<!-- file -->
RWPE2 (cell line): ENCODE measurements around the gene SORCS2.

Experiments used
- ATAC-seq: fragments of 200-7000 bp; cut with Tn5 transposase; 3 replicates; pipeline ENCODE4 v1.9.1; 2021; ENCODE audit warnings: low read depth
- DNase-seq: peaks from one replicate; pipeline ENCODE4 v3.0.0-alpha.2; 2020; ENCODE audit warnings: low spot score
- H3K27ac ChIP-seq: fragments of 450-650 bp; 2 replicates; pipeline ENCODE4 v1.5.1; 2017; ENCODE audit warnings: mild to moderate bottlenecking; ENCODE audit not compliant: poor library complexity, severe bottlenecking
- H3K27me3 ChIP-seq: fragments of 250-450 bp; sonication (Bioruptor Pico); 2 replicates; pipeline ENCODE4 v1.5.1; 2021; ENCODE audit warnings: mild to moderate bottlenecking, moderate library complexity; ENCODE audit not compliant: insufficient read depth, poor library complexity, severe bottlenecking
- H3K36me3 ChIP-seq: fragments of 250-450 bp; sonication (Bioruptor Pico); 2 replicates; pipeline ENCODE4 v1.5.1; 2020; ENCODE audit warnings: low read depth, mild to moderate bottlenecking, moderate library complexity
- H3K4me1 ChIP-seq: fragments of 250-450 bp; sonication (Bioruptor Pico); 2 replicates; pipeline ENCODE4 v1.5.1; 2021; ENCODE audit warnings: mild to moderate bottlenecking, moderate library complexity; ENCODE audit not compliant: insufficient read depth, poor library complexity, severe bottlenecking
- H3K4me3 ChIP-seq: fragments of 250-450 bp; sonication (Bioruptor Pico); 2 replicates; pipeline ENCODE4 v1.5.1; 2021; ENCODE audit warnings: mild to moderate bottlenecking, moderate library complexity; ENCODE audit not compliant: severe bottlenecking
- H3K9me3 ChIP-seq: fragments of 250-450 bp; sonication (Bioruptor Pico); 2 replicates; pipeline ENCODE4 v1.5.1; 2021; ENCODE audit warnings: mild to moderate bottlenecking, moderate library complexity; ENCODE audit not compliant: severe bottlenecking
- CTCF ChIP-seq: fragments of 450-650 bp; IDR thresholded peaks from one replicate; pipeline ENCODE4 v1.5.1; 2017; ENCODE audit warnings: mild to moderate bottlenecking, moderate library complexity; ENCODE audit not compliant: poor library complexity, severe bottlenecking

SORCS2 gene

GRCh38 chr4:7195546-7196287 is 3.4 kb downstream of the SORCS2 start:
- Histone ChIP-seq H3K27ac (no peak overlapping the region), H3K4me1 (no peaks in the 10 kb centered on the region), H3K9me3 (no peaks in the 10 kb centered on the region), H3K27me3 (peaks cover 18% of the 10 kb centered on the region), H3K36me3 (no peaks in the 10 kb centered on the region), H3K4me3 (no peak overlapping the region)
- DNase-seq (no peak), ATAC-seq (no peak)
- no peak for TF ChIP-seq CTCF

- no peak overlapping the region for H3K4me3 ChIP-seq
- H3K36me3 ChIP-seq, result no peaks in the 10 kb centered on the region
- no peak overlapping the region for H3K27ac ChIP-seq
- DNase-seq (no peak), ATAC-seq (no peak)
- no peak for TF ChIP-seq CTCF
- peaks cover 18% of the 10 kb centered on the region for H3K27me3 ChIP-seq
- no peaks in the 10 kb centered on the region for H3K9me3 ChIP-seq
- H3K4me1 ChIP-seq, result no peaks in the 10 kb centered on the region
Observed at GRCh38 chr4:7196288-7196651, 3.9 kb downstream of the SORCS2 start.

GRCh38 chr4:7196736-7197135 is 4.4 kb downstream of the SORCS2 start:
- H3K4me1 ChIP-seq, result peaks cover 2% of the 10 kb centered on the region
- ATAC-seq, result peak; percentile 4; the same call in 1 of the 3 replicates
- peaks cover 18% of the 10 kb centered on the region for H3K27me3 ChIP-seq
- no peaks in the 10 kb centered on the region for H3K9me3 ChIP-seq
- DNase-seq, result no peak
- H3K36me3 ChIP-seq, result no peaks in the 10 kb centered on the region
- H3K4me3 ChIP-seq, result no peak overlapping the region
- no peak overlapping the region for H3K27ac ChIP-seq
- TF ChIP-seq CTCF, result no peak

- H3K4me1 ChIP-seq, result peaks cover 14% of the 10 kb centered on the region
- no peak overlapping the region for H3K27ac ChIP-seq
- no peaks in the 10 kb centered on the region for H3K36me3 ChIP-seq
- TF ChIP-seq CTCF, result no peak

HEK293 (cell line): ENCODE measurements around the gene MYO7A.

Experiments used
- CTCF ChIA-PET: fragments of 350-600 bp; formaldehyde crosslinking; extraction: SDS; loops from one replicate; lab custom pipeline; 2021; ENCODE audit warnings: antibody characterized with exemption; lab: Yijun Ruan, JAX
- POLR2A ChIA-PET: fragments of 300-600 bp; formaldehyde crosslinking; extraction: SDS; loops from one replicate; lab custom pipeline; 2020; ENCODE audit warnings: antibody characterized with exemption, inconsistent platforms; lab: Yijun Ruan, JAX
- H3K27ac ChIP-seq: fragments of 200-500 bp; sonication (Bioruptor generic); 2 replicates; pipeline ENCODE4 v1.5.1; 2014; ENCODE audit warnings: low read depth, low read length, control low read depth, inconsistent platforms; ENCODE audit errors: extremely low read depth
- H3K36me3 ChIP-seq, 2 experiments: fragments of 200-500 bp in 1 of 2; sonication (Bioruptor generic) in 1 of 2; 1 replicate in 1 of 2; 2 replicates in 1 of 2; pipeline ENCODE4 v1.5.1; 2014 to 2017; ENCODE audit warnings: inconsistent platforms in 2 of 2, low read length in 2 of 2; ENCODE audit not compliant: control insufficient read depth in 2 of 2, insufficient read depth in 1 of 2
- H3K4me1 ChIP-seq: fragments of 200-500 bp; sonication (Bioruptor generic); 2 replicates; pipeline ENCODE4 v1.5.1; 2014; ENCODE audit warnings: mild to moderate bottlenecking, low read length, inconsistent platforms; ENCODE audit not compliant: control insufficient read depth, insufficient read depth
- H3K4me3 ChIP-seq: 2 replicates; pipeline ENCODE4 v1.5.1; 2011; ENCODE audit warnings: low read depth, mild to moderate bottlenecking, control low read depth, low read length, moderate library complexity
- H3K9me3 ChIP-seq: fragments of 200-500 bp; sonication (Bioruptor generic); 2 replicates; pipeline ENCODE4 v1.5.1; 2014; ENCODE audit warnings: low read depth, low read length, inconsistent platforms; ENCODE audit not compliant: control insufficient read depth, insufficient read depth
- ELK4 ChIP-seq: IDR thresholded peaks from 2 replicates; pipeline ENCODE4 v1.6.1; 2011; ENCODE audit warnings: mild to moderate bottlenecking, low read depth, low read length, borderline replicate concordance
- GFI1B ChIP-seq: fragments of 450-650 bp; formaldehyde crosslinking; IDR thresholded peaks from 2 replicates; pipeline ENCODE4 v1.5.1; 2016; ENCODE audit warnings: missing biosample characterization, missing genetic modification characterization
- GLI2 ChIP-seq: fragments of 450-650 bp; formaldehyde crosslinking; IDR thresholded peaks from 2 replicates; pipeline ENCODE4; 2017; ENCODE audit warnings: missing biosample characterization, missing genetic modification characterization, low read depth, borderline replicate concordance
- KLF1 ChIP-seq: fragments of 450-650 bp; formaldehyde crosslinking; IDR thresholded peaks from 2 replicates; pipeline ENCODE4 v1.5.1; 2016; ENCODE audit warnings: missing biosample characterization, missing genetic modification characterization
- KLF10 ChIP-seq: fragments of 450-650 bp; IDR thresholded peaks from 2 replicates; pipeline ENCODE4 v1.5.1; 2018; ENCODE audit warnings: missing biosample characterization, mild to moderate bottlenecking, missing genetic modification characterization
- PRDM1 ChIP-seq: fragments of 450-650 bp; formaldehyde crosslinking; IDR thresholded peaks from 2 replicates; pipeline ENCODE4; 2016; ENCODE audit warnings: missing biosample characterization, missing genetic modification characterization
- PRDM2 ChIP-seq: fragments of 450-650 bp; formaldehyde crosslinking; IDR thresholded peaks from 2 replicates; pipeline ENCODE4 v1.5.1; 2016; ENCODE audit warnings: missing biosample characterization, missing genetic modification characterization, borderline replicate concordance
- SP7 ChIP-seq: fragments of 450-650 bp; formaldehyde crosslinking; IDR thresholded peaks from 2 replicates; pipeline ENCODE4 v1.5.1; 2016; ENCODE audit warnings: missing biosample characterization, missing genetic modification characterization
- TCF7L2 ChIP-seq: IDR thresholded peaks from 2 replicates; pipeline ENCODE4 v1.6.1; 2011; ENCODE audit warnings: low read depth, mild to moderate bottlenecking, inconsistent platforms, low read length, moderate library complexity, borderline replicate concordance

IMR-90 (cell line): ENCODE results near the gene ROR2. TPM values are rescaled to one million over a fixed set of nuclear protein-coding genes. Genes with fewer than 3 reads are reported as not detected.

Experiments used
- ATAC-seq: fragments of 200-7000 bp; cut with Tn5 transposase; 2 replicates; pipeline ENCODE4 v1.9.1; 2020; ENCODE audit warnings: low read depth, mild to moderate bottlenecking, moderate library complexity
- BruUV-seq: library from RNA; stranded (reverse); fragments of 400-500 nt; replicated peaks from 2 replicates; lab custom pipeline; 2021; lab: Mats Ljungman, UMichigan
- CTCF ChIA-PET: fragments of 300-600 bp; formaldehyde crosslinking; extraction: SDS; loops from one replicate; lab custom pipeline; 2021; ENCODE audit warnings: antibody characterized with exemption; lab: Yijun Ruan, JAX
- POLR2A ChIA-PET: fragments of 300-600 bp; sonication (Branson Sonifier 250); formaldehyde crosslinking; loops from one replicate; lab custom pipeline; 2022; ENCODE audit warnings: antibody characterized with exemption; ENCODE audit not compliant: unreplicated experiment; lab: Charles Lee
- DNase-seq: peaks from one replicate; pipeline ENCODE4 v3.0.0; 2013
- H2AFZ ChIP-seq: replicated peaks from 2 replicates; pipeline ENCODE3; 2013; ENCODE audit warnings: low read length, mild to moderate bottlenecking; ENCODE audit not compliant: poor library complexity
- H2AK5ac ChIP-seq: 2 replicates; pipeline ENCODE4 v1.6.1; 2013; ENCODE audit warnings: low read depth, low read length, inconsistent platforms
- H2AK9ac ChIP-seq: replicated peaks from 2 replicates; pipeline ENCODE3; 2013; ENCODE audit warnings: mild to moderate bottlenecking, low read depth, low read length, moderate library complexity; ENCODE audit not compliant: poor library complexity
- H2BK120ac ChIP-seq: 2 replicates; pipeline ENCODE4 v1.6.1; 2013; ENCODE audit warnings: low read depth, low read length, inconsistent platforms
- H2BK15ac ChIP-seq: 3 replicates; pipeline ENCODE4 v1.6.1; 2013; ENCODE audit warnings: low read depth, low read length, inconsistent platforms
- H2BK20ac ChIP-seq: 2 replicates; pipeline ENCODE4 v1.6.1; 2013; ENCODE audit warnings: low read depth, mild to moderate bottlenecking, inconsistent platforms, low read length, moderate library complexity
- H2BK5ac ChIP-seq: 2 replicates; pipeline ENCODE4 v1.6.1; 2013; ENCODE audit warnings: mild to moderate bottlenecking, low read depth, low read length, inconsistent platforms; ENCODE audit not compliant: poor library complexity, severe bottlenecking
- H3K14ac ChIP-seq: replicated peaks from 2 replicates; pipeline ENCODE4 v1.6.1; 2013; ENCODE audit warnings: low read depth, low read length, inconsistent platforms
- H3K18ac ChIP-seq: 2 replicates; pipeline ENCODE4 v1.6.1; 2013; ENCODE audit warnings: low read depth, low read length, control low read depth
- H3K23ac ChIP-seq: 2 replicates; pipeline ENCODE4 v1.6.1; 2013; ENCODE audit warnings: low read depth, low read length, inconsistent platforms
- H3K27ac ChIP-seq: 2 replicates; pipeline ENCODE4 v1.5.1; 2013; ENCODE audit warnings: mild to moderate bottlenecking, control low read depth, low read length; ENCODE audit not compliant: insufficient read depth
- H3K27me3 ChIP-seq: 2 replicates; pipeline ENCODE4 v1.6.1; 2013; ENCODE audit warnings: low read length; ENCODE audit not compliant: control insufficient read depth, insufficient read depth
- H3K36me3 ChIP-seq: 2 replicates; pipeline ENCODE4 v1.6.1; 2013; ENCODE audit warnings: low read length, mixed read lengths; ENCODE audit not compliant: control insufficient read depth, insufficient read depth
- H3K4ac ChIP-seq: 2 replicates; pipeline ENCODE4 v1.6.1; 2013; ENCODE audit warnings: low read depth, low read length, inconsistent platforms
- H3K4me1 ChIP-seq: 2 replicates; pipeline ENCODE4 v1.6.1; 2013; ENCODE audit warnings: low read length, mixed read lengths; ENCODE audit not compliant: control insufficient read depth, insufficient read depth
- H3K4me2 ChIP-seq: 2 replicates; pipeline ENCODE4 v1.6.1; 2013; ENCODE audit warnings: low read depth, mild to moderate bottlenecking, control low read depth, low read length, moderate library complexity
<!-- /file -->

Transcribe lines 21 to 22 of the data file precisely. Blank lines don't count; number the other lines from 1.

- no peak for TF ChIP-seq CTCF
- peaks cover 18% of the 10 kb centered on the region for H3K27me3 ChIP-seq